Small Business: High-end taxi firm opening doors

By Gill South

Environmentally friendly company building workforce of those wanting to offer service with extra polish.

Colin Samson says Corporate Cabs has grown from 120-owner drivers to 400 in the space of 14 years. Photo / Richard Robinson
Colin Samson says Corporate Cabs has grown from 120-owner drivers to 400 in the space of 14 years. Photo / Richard Robinson

When your company reaches a certain size and you are not ready to sell, you can give it a corporate polish by appointing a chief executive and stepping back from the business.

That is what the owners of Corporate Cabs did four years ago.

The four businessmen who have owned the 22-year-old business for the past 14 years hired former Incentive Solutions general manager Colin Samson, a corporate executive who had also worked for DB Breweries and Cadbury.

He was initially made sales director then promoted to chief executive.

Samson, the face of the company, says the business has grown from 120 owner-drivers when his employers bought it to 400, located in Auckland, Wellington, Christchurch, Dunedin and Queenstown.

The busiest turn over more than $100,000 a year. "There are two types of operators: those who are semi-retired and those genuinely looking at working for Corporate Cabs as a reliable [career] option," says Samson.

A franchise costs from $20,000 to $100,000, depending on whether the driver wants a new car and owner-driver churn is about 30 a year.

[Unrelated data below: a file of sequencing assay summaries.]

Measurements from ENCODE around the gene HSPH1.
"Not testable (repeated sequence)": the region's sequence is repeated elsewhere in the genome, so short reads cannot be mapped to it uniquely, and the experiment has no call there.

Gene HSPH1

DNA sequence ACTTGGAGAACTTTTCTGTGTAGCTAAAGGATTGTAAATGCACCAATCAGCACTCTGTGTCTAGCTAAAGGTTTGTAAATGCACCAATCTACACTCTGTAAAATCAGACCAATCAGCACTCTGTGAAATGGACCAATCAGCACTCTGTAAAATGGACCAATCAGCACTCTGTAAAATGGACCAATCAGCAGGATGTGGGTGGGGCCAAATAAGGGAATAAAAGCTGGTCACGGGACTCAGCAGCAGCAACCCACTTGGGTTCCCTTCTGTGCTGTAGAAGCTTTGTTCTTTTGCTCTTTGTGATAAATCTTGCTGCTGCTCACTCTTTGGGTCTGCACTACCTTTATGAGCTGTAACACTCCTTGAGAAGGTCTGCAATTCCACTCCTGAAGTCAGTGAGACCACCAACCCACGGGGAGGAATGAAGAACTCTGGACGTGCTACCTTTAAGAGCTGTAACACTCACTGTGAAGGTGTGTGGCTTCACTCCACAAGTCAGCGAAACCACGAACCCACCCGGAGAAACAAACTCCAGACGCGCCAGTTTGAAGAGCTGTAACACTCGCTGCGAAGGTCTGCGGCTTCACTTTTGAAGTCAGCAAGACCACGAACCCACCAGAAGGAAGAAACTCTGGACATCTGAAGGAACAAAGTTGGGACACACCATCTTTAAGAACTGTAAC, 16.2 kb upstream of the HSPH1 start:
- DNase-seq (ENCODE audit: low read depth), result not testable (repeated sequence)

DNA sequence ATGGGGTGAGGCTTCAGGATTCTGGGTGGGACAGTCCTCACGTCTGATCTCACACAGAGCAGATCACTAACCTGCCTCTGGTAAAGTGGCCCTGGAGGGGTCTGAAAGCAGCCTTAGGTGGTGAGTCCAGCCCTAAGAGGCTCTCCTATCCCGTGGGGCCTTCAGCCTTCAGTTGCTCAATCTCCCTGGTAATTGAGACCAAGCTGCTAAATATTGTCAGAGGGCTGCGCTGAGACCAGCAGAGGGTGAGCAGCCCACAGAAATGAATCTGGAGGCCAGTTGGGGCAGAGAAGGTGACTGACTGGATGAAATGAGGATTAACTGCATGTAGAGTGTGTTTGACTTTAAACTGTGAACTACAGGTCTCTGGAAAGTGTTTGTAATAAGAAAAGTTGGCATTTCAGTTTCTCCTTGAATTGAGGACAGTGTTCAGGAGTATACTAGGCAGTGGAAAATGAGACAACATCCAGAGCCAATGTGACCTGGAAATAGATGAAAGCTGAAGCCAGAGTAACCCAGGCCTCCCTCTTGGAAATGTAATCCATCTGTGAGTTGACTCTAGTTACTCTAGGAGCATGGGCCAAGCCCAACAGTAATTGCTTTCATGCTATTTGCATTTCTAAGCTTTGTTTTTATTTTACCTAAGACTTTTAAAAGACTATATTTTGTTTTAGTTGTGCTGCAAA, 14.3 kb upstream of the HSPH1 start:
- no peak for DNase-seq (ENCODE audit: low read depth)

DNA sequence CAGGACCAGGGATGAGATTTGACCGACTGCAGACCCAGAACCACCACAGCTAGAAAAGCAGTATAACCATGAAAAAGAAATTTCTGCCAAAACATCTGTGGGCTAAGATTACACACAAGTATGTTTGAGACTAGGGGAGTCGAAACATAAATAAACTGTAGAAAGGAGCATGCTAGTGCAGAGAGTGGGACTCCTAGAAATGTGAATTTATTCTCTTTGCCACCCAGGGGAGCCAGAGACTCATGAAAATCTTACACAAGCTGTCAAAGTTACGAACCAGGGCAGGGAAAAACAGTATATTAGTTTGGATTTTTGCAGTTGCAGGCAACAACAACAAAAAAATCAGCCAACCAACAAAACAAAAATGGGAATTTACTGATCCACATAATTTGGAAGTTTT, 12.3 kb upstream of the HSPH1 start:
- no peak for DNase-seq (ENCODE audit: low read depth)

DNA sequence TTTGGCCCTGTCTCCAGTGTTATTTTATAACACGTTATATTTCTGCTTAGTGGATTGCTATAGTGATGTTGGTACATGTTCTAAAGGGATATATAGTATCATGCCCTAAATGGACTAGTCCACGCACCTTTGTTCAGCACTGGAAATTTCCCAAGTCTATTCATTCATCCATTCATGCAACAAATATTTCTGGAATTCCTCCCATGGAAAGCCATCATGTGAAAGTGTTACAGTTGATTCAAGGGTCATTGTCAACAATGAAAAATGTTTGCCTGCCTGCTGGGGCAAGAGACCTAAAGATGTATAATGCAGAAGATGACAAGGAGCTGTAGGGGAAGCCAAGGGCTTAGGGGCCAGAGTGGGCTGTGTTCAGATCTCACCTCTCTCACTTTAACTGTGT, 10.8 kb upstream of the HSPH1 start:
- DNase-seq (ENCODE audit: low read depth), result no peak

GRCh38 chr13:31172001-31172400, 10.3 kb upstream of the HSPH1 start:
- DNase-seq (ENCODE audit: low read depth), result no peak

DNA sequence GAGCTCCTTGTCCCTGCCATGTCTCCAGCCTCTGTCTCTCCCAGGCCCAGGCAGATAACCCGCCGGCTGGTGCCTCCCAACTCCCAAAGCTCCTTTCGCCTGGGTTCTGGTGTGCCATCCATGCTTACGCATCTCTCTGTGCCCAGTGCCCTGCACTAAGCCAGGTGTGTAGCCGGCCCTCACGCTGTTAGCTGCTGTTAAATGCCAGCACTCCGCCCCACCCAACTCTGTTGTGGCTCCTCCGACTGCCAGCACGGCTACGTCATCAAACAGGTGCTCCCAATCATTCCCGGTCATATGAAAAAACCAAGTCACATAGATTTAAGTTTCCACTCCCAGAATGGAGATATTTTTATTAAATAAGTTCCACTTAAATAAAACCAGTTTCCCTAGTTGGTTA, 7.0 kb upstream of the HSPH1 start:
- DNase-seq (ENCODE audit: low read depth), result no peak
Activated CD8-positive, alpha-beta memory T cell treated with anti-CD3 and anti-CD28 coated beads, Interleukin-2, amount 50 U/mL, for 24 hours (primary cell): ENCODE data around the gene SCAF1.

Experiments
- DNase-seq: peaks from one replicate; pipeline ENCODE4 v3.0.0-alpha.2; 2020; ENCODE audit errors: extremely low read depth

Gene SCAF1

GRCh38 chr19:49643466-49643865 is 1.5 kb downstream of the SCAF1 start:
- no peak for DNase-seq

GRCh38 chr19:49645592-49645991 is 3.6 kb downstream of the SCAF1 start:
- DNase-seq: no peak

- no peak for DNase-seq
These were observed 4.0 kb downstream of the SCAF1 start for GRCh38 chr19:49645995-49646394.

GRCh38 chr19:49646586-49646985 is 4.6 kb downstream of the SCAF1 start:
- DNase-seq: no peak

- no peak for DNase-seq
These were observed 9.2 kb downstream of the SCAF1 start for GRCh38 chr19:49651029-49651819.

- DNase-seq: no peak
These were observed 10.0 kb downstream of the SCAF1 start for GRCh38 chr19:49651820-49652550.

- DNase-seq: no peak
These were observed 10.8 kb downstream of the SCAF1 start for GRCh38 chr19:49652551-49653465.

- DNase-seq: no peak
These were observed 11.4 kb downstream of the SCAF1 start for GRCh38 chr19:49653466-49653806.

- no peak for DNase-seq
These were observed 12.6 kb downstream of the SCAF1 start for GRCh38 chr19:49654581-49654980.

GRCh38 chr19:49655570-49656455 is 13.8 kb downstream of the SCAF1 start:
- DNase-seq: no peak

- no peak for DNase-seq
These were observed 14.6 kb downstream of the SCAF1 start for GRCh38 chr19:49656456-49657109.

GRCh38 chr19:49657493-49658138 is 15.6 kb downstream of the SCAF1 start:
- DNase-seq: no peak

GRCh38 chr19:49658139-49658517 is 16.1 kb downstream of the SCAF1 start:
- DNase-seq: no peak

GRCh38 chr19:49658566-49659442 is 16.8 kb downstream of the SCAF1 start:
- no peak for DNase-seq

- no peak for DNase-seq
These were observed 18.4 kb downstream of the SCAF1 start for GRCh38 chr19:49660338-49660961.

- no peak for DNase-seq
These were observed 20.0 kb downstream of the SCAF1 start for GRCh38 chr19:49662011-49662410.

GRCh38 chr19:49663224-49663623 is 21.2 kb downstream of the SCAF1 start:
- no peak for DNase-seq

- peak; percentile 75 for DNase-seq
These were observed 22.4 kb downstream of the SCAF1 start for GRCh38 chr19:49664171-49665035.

"We have people from every walk of life - ex-military and police, ambulance officers, former courier drivers and previous business owners who want to get into something less stressful with fewer hours," says Samson.

He has created a website, www. jointhefleet.co.nz, to provide information to potential new owner-drivers.

"We are getting people in their late 30s and 40s but the average age is 58," says Samson. There are 32 women drivers, some in husband-and-wife teams.

Corporate Cabs' point of difference is that 80 per cent of drivers' work is pre-booked with clients such as law firms, hotels - including the Hilton, Sofitel and Heritage - TVNZ and airline Emirates.

"We target people who are going out in the morning and back in the afternoon. They don't have the stress of being out at night. Our drivers will take a woman passenger up to her front door."

They are also trained to open the car door, carry luggage and meet clients at airports.

Corporate Cabs also has a subsidiary, NZ Limousines, which caters to the wedding and corporate tours markets, using the same cars without markings.

The business is committed to improving efficiency and reducing greenhouse gas emissions.

It has a carbon offset programme operating with Energy Mad, the Ecobulb manufacturer, and Holden New Zealand.

The programme has won the business custom with firms that receive incentives for patronising sustainable transport providers, says Samson.

Corporate Cabs claims to be the first New Zealand cab company to offer customers a smartphone pick-up request application that connects directly to the firm's electronic booking system.

The app works with Apple and Android phones.

In 2011 the cab company took the unusual step of entering the glossy lifestyle magazine market with ME, a 4000 print run bi-monthly publication free to passengers.

"We used to have magazines in the cars. We thought why not create a magazine we had influence on," says Samson.

It has attracted luxury advertising, and with publication handled by The Marketing Dept, doesn't cost Corporate Cabs anything to produce.

Top Tip
Make sure your business systems work well for customers and try to work alongside them.

Best business achievement
Named a Superbrand by Nielsen NZ in 2012 alongside Air New Zealand and Jockey.

- NZ Herald

© Copyright 2014, APN New Zealand Limited

Assembled by: (static) on red akl_n2 at 01 Oct 2014 08:48:18 Processing Time: 485ms